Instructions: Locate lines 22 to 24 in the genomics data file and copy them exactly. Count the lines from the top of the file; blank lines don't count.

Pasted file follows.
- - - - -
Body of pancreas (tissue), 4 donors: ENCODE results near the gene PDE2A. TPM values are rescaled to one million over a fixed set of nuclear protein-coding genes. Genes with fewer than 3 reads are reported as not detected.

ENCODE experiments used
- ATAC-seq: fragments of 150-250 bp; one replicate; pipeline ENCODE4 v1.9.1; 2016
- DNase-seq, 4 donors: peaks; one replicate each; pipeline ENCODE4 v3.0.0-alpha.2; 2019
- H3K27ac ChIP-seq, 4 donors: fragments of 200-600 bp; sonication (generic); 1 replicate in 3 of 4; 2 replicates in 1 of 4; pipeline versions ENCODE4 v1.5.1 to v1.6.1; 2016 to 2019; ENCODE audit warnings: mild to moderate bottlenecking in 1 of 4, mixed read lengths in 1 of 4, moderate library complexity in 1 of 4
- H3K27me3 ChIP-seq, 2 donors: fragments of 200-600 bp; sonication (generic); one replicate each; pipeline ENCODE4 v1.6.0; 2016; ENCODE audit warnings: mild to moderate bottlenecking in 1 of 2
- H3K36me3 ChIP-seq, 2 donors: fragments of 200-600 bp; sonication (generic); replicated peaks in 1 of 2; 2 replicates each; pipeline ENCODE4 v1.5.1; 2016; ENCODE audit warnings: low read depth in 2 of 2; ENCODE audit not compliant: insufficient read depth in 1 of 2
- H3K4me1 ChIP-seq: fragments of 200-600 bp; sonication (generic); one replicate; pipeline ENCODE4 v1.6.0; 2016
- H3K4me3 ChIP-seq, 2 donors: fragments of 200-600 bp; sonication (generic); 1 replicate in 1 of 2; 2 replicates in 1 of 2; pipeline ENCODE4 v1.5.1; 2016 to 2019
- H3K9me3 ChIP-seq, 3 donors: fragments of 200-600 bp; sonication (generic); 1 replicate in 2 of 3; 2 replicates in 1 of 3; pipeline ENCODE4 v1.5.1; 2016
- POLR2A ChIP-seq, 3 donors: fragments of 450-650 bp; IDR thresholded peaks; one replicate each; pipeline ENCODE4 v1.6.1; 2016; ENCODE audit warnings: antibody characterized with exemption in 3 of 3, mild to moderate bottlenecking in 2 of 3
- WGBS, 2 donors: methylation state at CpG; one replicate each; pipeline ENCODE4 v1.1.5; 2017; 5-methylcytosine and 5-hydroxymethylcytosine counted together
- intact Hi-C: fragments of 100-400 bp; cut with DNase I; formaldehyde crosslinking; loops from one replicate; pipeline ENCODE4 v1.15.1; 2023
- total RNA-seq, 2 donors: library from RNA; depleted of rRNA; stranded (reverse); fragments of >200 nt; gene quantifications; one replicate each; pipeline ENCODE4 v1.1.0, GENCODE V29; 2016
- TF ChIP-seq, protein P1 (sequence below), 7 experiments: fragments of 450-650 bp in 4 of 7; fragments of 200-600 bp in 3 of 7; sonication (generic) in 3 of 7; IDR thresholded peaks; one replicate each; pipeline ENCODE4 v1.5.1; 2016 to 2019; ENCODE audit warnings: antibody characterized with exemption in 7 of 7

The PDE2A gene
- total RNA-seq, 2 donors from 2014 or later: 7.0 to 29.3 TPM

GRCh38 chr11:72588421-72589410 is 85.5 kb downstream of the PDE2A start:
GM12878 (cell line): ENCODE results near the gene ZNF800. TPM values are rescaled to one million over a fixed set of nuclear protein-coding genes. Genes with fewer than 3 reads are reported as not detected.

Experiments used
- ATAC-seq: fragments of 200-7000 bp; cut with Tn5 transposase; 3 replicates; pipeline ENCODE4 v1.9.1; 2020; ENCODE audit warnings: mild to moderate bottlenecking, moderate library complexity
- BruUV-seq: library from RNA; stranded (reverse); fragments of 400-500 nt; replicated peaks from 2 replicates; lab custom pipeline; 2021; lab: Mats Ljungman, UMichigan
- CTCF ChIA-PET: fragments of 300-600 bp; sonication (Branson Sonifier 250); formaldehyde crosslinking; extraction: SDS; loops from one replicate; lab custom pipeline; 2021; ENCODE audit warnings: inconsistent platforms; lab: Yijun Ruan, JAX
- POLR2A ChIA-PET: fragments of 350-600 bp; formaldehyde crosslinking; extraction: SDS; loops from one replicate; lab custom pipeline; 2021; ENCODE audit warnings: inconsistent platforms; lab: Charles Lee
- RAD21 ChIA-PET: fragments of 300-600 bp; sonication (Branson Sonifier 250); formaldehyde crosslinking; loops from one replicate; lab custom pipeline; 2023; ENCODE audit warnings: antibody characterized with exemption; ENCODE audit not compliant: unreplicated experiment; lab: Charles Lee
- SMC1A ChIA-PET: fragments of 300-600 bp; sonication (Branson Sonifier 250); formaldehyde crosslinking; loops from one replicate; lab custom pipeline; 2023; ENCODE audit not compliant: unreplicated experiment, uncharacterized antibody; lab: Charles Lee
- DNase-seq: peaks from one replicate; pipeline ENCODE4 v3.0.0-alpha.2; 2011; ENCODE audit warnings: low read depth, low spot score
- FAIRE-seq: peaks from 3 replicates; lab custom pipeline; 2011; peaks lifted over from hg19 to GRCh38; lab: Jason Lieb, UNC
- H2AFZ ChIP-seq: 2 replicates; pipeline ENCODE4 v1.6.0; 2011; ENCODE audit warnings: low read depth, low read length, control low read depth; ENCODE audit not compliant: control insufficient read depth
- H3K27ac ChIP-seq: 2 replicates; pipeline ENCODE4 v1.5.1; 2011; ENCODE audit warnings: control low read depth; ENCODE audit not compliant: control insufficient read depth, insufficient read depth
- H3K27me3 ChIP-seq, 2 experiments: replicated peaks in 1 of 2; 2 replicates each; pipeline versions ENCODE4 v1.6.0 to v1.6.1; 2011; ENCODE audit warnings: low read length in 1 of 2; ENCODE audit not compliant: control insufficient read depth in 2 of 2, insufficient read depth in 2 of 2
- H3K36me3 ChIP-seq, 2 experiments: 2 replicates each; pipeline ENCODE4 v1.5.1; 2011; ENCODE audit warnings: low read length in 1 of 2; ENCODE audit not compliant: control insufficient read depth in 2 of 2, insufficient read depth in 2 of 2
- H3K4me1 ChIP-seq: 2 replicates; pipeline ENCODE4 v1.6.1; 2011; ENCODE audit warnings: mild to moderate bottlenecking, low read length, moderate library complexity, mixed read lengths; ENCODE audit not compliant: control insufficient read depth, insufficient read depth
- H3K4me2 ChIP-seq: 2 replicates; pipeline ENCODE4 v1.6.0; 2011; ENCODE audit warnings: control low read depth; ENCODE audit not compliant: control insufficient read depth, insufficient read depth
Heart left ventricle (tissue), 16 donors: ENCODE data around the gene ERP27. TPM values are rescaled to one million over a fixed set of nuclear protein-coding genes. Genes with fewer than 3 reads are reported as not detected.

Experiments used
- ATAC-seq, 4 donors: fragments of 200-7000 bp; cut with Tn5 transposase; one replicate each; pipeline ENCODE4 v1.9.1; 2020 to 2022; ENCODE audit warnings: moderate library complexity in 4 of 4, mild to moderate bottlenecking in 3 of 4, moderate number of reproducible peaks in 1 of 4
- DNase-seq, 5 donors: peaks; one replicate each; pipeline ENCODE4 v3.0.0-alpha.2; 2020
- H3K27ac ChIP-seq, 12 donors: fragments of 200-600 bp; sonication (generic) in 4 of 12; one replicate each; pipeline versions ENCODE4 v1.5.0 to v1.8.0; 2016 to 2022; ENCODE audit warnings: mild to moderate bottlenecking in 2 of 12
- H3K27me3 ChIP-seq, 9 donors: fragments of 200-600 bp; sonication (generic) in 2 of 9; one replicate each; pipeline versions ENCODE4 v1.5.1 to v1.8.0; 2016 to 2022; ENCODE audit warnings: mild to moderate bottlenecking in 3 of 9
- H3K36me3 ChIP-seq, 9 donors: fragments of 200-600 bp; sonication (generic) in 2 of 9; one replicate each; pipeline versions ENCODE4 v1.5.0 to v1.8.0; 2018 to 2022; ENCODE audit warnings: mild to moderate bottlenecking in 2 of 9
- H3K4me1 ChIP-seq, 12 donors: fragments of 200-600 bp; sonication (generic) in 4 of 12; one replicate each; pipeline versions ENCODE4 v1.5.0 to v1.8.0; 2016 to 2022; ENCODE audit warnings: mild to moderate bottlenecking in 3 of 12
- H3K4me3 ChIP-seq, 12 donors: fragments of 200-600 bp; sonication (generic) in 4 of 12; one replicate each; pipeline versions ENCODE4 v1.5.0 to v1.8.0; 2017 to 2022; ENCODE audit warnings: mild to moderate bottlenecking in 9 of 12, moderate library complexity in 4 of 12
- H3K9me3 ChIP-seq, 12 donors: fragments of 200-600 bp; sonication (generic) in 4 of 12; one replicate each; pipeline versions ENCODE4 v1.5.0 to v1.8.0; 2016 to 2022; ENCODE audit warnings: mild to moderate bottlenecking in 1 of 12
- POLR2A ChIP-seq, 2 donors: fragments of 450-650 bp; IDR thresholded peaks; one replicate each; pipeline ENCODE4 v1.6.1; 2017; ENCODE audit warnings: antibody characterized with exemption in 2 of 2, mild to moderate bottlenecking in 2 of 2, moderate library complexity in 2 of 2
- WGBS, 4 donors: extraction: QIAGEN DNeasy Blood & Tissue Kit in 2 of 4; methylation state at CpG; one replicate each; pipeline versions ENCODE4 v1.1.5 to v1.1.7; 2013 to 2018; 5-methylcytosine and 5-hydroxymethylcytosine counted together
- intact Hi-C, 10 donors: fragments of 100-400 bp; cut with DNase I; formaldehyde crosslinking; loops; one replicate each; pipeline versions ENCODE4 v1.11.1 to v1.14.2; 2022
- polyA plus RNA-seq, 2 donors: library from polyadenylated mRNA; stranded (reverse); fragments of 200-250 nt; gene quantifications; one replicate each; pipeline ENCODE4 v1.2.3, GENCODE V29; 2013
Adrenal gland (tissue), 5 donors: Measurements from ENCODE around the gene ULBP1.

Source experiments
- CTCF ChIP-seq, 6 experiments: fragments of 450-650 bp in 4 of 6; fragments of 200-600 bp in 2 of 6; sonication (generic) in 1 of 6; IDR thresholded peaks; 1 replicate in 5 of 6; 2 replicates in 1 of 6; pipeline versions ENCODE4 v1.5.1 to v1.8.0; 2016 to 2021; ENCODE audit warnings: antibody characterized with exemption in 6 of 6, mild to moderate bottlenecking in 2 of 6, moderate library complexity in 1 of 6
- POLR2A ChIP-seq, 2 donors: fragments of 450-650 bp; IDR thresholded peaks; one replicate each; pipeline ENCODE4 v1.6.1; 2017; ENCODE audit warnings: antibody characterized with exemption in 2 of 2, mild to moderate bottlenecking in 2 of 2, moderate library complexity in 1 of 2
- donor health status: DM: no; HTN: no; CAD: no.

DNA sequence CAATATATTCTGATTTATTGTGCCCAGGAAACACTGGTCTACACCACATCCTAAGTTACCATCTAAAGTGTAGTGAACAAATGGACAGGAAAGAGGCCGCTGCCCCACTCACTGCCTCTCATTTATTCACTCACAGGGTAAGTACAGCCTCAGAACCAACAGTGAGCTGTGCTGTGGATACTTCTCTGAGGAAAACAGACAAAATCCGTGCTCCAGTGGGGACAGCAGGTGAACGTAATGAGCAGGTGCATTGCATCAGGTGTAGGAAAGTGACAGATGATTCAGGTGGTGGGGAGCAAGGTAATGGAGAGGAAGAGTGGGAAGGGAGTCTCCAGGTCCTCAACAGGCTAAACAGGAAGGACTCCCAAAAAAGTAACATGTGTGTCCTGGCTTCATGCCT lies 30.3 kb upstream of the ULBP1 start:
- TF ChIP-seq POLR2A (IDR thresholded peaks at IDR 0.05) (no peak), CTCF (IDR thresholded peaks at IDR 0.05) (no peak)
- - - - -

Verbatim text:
- BruUV-seq: library from RNA; stranded (reverse); fragments of 400-500 nt; replicated peaks from 2 replicates; lab custom pipeline; 2021; lab: Mats Ljungman, UMichigan
- CTCF ChIA-PET: fragments of 300-600 bp; sonication (Branson Sonifier 250); formaldehyde crosslinking; extraction: SDS; loops from one replicate; lab custom pipeline; 2021; ENCODE audit warnings: inconsistent platforms; lab: Yijun Ruan, JAX
- POLR2A ChIA-PET: fragments of 350-600 bp; formaldehyde crosslinking; extraction: SDS; loops from one replicate; lab custom pipeline; 2021; ENCODE audit warnings: inconsistent platforms; lab: Charles Lee